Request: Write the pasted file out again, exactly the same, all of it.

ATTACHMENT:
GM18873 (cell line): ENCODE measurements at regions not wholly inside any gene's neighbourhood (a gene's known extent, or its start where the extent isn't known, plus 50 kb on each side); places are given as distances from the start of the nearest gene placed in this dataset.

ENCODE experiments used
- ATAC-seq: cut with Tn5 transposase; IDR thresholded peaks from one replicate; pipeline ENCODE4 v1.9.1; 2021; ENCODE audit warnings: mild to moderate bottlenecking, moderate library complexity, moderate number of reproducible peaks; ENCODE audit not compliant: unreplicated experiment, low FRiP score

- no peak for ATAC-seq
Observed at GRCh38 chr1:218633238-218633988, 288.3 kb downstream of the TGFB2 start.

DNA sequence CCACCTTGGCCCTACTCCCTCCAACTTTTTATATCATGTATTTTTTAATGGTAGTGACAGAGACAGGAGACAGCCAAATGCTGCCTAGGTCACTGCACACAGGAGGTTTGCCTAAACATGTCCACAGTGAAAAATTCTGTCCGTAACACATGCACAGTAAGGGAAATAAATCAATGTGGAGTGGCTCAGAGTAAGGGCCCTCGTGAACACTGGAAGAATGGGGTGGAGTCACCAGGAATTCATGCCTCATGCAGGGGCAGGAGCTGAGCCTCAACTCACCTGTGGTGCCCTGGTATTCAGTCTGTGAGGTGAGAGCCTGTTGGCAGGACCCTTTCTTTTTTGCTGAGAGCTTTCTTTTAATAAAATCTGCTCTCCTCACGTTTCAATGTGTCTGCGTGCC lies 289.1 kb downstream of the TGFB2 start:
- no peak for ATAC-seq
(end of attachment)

GM18873 (cell line): ENCODE measurements at regions not wholly inside any gene's neighbourhood (a gene's known extent, or its start where the extent isn't known, plus 50 kb on each side); places are given as distances from the start of the nearest gene placed in this dataset.

ENCODE experiments used
- ATAC-seq: cut with Tn5 transposase; IDR thresholded peaks from one replicate; pipeline ENCODE4 v1.9.1; 2021; ENCODE audit warnings: mild to moderate bottlenecking, moderate library complexity, moderate number of reproducible peaks; ENCODE audit not compliant: unreplicated experiment, low FRiP score

- no peak for ATAC-seq
Observed at GRCh38 chr1:218633238-218633988, 288.3 kb downstream of the TGFB2 start.

DNA sequence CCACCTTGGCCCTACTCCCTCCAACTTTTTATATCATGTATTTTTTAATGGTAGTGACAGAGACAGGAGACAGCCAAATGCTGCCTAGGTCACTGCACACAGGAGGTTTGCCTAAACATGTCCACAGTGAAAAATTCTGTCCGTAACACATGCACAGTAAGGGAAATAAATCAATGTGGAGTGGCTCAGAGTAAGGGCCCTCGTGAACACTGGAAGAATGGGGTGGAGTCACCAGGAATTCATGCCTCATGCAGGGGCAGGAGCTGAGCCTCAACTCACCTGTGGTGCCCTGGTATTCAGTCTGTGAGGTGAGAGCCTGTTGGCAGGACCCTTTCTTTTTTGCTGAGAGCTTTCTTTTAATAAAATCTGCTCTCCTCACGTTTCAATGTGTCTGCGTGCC lies 289.1 kb downstream of the TGFB2 start:
- no peak for ATAC-seq